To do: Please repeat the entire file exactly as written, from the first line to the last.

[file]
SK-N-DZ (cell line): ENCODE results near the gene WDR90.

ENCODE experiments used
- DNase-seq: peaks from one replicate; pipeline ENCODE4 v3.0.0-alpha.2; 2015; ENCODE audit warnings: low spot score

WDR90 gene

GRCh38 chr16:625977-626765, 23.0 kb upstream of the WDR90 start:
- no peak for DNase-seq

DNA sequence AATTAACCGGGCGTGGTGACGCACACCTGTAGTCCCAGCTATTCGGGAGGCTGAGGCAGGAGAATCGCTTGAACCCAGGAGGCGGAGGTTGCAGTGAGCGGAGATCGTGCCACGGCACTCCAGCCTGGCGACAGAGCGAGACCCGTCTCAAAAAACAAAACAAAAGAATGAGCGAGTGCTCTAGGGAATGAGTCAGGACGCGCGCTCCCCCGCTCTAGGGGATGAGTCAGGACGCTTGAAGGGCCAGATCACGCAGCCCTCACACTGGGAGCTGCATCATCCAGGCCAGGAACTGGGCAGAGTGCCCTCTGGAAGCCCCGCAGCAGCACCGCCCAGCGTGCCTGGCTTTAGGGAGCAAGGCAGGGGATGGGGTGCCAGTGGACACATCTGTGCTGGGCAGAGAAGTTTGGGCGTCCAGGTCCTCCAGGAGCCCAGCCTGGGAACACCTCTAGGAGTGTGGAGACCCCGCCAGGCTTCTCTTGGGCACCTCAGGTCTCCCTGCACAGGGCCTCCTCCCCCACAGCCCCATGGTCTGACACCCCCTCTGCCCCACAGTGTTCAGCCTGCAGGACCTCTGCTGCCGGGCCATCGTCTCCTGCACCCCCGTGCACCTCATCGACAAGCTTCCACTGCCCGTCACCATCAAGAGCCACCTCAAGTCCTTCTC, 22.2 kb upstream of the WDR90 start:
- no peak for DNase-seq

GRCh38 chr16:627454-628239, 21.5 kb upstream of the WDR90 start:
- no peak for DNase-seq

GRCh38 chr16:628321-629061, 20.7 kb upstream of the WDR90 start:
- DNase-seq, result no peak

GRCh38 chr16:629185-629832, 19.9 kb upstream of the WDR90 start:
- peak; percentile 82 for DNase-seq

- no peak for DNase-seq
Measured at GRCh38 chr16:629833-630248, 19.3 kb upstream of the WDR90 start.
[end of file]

SK-N-DZ (cell line): ENCODE results near the gene WDR90.

ENCODE experiments used
- DNase-seq: peaks from one replicate; pipeline ENCODE4 v3.0.0-alpha.2; 2015; ENCODE audit warnings: low spot score

WDR90 gene

GRCh38 chr16:625977-626765, 23.0 kb upstream of the WDR90 start:
- no peak for DNase-seq

DNA sequence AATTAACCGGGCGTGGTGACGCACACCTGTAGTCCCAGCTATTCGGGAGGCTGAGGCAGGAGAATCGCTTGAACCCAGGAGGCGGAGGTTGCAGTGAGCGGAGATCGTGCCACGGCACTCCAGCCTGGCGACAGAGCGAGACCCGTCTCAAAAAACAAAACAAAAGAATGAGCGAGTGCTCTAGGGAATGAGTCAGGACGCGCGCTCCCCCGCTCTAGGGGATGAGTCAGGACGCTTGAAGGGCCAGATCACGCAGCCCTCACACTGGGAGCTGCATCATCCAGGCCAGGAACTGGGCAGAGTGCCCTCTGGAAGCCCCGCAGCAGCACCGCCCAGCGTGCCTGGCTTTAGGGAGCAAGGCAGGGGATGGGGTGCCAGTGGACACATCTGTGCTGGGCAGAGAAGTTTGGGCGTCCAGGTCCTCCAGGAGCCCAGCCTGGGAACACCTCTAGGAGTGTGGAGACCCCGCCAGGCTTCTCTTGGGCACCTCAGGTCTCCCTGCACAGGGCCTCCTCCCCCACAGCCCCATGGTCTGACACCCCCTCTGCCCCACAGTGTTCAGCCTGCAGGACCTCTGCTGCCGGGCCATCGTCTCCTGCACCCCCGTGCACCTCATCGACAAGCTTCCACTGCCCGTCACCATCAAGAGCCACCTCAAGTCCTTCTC, 22.2 kb upstream of the WDR90 start:
- no peak for DNase-seq

GRCh38 chr16:627454-628239, 21.5 kb upstream of the WDR90 start:
- no peak for DNase-seq

GRCh38 chr16:628321-629061, 20.7 kb upstream of the WDR90 start:
- DNase-seq, result no peak

GRCh38 chr16:629185-629832, 19.9 kb upstream of the WDR90 start:
- peak; percentile 82 for DNase-seq

- no peak for DNase-seq
Measured at GRCh38 chr16:629833-630248, 19.3 kb upstream of the WDR90 start.